Plate Block Collecting

I am going to veer off the topic of the last couple of posts and show you another aspect of Nigerian philately that is particularly satisfying over the longer term: the collecting of plate blocks. Plate blocks for the colonies of the British Empire is not a prominent field largely due to the fact that the blocks are very scarce and because the standard catalogues do not list them - so collectors do not know what exists. Because of this, it is possible to obtain some very scarce material for a fraction of what they should be worth based on their scarcity.

As an example, I illustrate a 1/- orange Queen Victoria, crown CA plate block that I acquired several months ago on e-bay:

This stamp was issued in 1885 and represents the highest of what at the time were low-value definitives. So in North American terms, this would be the equivalent of a 10 cent stamp from that period. I have not seen any data on what the issue quantity was, but I do know from a German publication that the print quantity of the bicoloured 1/- black and green that replaced it, and was in use from 1887 until 1903, was 26,220. Given that this stamp was in use for less than three years, is seems probable that the quantity was probably between 12,000 and 18,000. The stamps were printed in sheets of 60, so the number of sheets would probably have numbered between 200 and 300. There were two plate markings on each sheet - one at the bottom and one at thee top, so there would have been 2 blocks per sheet. Thus the total number of blocks printed was probably somewhere between 400 and 600 blocks. How many have survived? Its anyone's guess, but I would suggest that 5% of the original quantity would be high, and that would be just  20-30 blocks! How much do items that scarce sell for at auction when the country is US, Great Britain, or Australia for example.

I paid $296 for this block of 12. The stamps are all never hinged. The gum is a bit suntanned, which is normal for this issue, but the paper is still bright and fresh. Stanley Gibbons prices a hinged  mint single at 14 pounds. While they do not price never hinged stamps, a reasonable premium for this time period would be about 200%, so each stamp in the block would have a notional catalogue price of 42 pounds. Thus the singles would notionally catalogue 42 x 12 = 504 pounds. So I paid 58% of that notional value, ignoring the exchange rate between dollars and pounds. Without any premium for being never hinged, Gibbons would value the singles at 168 pounds, so I paid roughly full Gibbons for hinged singles. This is a phenomenal bargain. Can you imagine being able to buy a 10 cent US Banknote plate block of 10 never hinged for the price of 10 hinged singles? I doubt it.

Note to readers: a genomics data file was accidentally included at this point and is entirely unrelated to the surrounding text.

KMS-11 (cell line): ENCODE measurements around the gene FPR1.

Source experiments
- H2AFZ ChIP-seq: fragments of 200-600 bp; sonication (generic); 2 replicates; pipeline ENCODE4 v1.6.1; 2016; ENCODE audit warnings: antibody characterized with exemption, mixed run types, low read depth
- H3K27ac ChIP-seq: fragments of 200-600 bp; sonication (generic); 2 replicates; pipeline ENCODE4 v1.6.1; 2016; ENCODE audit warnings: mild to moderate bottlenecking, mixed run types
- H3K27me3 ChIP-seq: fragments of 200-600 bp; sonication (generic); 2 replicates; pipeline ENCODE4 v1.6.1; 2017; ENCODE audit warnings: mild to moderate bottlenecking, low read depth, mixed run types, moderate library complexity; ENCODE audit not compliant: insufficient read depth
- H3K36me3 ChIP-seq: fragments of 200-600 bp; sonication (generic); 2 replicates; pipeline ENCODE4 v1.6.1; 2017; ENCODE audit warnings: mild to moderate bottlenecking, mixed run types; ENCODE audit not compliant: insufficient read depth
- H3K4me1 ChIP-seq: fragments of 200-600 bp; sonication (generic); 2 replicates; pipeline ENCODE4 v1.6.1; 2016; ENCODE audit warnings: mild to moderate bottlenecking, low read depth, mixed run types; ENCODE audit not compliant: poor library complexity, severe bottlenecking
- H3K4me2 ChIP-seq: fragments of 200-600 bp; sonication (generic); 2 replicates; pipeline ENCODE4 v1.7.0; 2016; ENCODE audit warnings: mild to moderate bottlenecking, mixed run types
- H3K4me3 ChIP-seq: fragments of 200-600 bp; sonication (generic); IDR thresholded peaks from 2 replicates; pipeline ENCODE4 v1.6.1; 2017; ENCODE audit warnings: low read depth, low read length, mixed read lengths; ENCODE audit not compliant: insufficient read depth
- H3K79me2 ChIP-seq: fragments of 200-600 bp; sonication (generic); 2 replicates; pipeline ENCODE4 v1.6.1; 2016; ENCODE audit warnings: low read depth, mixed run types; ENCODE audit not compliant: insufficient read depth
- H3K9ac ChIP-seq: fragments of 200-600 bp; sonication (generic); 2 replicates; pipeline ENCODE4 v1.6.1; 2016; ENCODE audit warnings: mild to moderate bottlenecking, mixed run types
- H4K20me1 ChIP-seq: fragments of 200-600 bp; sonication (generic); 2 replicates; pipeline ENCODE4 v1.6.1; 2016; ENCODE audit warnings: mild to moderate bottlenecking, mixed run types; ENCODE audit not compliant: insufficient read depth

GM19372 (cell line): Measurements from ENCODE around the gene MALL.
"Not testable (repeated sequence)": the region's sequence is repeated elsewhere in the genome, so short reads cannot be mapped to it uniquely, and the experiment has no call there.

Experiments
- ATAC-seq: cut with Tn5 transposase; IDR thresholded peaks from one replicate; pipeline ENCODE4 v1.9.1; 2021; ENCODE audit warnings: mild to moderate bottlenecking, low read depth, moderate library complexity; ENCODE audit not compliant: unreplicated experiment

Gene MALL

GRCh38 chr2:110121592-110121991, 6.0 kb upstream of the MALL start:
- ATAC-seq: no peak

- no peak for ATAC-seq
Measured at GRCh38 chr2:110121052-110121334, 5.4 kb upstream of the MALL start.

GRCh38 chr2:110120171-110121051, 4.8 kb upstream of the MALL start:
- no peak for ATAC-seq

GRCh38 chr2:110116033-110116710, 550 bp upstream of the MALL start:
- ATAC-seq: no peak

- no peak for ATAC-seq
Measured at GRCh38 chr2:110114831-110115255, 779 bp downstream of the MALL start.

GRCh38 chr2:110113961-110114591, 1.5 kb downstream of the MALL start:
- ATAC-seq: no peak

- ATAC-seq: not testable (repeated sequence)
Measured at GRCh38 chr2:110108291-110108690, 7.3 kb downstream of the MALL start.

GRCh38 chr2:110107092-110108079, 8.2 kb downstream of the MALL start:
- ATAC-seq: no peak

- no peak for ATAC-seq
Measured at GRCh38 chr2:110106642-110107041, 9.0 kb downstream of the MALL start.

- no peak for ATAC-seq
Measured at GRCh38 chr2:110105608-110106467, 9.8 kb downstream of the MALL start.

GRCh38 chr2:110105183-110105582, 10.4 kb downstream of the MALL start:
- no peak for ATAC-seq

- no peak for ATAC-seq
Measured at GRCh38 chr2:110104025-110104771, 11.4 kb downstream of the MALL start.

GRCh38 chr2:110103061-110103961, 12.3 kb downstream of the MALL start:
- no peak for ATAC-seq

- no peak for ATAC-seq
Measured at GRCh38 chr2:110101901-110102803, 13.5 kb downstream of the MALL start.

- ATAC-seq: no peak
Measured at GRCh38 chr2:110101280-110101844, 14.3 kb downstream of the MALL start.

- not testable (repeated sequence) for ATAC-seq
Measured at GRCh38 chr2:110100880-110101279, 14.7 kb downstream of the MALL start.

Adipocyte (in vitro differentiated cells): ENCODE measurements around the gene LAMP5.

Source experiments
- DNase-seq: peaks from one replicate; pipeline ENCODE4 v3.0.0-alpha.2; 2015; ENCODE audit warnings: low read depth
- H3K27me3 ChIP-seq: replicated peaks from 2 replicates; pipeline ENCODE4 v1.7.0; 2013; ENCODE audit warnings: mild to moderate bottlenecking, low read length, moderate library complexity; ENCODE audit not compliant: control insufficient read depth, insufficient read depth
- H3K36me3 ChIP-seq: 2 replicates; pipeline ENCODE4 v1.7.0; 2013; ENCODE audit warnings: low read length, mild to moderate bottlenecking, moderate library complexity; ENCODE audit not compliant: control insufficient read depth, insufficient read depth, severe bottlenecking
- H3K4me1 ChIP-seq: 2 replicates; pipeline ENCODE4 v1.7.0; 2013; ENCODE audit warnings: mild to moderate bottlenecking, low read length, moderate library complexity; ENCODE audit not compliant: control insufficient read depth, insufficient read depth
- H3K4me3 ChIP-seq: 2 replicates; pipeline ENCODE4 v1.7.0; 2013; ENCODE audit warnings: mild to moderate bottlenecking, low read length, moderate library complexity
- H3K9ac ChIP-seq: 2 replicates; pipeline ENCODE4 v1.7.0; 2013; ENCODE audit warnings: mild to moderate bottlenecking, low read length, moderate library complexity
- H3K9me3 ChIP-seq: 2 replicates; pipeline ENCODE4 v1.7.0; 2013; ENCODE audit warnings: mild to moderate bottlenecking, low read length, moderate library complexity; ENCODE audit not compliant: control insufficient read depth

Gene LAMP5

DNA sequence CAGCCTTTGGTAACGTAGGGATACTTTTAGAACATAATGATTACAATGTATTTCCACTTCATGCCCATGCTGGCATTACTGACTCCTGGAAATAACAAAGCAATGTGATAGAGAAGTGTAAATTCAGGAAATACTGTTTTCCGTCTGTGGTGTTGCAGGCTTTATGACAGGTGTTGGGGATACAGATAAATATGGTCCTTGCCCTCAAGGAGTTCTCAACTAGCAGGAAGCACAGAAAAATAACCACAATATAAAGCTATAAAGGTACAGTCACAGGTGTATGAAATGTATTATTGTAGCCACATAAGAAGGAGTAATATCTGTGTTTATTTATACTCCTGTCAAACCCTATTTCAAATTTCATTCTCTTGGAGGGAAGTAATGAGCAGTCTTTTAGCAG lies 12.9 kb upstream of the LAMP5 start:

Most Nigerian issues were printed in relatively low quantities, and plate blocks were not generally saved,  so that now they are all scarce, even for the very common stamps. So this area of collecting offers a considerable amount of potential for the patient collector.


  1. QV 1/- value. Ince & Sacher “Postal Services of the British Nigeria Region Prior to 1914” states that 370 sheets were printed, 22000 stamps. This book is superb reading for philatelists studying this area.

  2. Thanks Ray! I will have to secure a copy of that book soon, so that my posts can be more factual and less conjectural.

  3. "Most Nigerian issues were printed in relatively low quantities, and plate blocks were not generally saved, so that now they are all scarce, even for the very common stamps." -Why were they printed in low quantities?


  4. That is a very good question, since most Colonial issues were printed in much larger quantities. The reason has to do with collector demand. Nigeria does not have a large collector following after Independence in 1960. Nigerian definitives after 1960 were printed in large quantities, just like the earlier Colonial issues. But because there was not a large collector following, mint stamps were generally used up for postage rather than being saved by collectors, with the results that nearly every definitive issue after independence is scarce. Plate blocks are even scarcer for this reason. The commemoratives were printed with collector demand in mind. But again, because this was relatively low, many issues were printed in quantities of less than 1 million, which for a country of over 225 million people, is relatively low. Canada in contrast in the 1960's and 1970's printed quantities for each issue of between 30 and 70 million and our population is less than 10% of Nigeria's.


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